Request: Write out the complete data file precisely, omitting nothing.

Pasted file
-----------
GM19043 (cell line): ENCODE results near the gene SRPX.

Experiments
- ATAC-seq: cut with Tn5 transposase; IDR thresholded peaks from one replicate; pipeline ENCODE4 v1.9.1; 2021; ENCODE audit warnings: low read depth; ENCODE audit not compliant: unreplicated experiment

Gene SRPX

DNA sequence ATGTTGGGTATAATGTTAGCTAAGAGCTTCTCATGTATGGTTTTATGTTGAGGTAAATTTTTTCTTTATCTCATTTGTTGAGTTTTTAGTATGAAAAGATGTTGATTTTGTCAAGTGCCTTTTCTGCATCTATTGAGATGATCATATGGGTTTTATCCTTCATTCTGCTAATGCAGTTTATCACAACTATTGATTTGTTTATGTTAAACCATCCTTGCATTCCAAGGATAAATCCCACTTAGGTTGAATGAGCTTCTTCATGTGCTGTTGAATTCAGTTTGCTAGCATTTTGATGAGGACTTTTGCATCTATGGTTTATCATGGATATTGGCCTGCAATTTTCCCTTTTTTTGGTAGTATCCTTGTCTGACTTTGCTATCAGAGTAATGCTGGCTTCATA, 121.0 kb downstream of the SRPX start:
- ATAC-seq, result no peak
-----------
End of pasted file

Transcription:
GM19043 (cell line): ENCODE results near the gene SRPX.

Experiments
- ATAC-seq: cut with Tn5 transposase; IDR thresholded peaks from one replicate; pipeline ENCODE4 v1.9.1; 2021; ENCODE audit warnings: low read depth; ENCODE audit not compliant: unreplicated experiment

Gene SRPX

DNA sequence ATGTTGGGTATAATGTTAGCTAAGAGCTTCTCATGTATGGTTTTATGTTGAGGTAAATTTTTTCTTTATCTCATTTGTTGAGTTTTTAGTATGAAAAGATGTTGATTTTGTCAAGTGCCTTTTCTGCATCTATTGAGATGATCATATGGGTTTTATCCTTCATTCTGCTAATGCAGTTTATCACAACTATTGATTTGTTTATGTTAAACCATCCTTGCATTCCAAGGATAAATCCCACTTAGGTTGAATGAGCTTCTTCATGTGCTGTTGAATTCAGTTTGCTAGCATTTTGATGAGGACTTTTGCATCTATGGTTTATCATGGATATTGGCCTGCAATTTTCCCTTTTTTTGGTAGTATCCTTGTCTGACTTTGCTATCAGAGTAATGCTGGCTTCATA, 121.0 kb downstream of the SRPX start:
- ATAC-seq, result no peak